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U.S. Cyber Command Adds North Korean Malware Samples to VirusTotal

The U.S. Cyber Command (USCYBERCOM) this week released 11 malware samples to VirusTotal, all of which appear related to the notorious North Korean-linked threat group Lazarus. 

The malware is being shared with the infosec community as part of a project run by USCYBERCOM’s Cyber National Mission Force (CNMF), which kicked off in November 2018 with the sharing of two files linked to a Russian-state actor. 

The effort is aimed at sharing unclassified malware samples that CNMF believes have great impact on improving global cybersecurity and has already included the release of files linked to Iranian actors

All of the 11 samples USCYBERCOM has now shared on the popular malware scanning engine target Windows systems, and the majority of them target 32-bit systems.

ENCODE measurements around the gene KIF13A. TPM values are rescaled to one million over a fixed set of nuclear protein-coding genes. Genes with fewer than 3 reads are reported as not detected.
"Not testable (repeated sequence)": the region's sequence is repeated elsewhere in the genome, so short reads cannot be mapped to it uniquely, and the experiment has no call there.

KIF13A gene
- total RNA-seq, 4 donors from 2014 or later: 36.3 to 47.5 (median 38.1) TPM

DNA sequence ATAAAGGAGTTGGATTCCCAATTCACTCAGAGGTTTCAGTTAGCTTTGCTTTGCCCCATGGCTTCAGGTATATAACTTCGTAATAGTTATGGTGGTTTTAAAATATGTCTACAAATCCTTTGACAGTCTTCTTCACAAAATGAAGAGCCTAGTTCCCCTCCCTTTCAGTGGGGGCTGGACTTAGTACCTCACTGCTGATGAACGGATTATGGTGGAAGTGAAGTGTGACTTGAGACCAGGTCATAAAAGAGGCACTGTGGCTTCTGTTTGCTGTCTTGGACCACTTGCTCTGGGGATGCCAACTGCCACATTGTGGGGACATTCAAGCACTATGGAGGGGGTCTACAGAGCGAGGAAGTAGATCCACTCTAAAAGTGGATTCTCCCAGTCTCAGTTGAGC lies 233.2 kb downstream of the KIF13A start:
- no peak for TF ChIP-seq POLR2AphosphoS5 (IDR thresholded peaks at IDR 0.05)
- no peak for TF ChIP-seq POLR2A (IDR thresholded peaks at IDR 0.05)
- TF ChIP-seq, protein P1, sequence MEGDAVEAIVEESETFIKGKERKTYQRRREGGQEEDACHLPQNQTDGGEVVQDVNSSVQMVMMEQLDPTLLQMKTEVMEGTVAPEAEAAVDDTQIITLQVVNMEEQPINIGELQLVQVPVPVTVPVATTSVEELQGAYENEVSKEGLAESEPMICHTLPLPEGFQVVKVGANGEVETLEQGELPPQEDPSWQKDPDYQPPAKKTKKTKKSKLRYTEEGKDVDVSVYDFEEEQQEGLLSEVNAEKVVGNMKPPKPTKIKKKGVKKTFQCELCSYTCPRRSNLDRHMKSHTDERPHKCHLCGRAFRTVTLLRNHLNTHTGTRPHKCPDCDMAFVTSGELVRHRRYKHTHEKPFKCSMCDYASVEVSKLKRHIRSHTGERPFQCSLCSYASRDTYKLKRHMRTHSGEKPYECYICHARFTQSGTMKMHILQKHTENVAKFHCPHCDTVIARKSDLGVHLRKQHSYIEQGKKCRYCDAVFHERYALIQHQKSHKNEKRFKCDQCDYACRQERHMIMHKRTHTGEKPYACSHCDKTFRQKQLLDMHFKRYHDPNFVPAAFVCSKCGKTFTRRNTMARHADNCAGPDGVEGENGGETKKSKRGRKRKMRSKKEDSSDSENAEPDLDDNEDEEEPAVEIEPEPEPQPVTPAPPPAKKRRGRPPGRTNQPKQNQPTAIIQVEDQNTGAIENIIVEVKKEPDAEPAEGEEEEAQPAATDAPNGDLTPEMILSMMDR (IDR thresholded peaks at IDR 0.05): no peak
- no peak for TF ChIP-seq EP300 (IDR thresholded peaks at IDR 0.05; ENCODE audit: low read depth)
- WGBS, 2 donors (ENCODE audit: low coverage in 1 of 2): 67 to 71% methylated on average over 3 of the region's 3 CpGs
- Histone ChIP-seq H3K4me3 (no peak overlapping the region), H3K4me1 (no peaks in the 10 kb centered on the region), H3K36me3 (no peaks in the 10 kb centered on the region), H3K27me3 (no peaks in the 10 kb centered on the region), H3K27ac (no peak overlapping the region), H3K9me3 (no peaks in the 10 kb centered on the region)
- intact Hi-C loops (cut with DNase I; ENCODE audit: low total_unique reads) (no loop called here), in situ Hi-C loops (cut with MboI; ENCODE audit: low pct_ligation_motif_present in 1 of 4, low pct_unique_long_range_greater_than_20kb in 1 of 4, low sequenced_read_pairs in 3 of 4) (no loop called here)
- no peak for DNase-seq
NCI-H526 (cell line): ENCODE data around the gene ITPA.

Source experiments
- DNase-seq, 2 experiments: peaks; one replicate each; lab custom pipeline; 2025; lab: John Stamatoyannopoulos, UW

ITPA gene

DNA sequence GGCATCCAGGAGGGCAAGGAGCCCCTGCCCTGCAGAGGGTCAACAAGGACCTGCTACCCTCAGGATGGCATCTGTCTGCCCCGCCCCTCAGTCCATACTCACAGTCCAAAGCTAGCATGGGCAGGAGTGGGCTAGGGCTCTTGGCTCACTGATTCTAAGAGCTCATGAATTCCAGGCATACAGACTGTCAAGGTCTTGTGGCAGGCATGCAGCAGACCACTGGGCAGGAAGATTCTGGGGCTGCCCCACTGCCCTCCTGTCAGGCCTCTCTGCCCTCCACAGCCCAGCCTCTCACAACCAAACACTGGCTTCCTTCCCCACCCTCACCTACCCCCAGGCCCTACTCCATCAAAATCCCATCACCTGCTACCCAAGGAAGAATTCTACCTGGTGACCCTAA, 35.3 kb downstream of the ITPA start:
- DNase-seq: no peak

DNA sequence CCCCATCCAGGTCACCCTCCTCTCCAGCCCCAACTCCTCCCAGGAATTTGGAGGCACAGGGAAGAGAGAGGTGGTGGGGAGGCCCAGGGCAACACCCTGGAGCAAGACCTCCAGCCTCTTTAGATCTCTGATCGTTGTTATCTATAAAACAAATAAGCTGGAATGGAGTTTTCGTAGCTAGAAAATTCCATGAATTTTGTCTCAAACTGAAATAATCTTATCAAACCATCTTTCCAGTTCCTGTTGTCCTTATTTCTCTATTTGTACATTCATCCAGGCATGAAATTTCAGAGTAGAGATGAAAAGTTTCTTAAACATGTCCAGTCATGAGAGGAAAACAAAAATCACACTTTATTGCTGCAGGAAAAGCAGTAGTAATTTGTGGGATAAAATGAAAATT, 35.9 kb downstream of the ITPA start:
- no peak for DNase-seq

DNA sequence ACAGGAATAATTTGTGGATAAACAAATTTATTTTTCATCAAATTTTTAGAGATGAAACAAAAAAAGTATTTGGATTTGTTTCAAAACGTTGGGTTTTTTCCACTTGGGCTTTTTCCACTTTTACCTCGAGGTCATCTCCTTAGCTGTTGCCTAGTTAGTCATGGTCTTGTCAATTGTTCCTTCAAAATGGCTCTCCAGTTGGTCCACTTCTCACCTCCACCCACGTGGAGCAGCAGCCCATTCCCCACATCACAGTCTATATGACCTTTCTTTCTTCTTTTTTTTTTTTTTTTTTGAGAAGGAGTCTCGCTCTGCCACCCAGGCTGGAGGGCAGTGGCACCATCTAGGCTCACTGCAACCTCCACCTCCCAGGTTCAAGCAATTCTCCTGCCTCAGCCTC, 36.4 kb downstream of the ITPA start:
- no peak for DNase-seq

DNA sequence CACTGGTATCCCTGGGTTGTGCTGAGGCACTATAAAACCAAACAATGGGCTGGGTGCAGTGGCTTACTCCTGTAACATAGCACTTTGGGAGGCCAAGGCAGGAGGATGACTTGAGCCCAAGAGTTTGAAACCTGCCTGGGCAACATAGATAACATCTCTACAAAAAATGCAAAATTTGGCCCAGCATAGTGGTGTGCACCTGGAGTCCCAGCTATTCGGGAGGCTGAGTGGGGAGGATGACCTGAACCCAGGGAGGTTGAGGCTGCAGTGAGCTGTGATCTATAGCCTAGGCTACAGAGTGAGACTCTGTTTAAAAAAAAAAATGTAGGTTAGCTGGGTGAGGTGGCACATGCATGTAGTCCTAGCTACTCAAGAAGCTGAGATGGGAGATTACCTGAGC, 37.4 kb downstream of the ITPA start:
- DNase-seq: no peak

The samples are not new – 10 of them feature creation dates of 2017, while the 11th was created in February 2018 – and most have high detection rates on VirusTotal. 

They seem linked to the “Hidden Cobra” cluster of activity, which is better known in the infosec community as the Lazarus Group

Only one file, named netbtugc.exe, is detected by fewer than 20 anti-malware engines in VirusTotal. It too, however, contains resources in Korean and contacts an IP address already linked to other Lazarus malware samples. 

Data from the THOR APT Scanner suggests the remaining samples are variants of the HOPLIGHT Trojan that the Department of Homeland Security (DHS) and Federal Bureau of Investigation (FBI) attributed to Hidden Cobra in April this year. 

The malware is focused on collecting information from the infected systems, but can also perform various operations on the system, based on instructions received from its command and control (C&C) server. 

Most of the files also seem related to Operation GhostSecret, an information-stealing campaign that McAfee attributed to Lazarus in April 2018. 

Related: U.S. Attributes New Trojan to North Korean Hackers

Related: U.S. Cyber Command Warns of Outlook Flaw Exploited by Iranian Hackers

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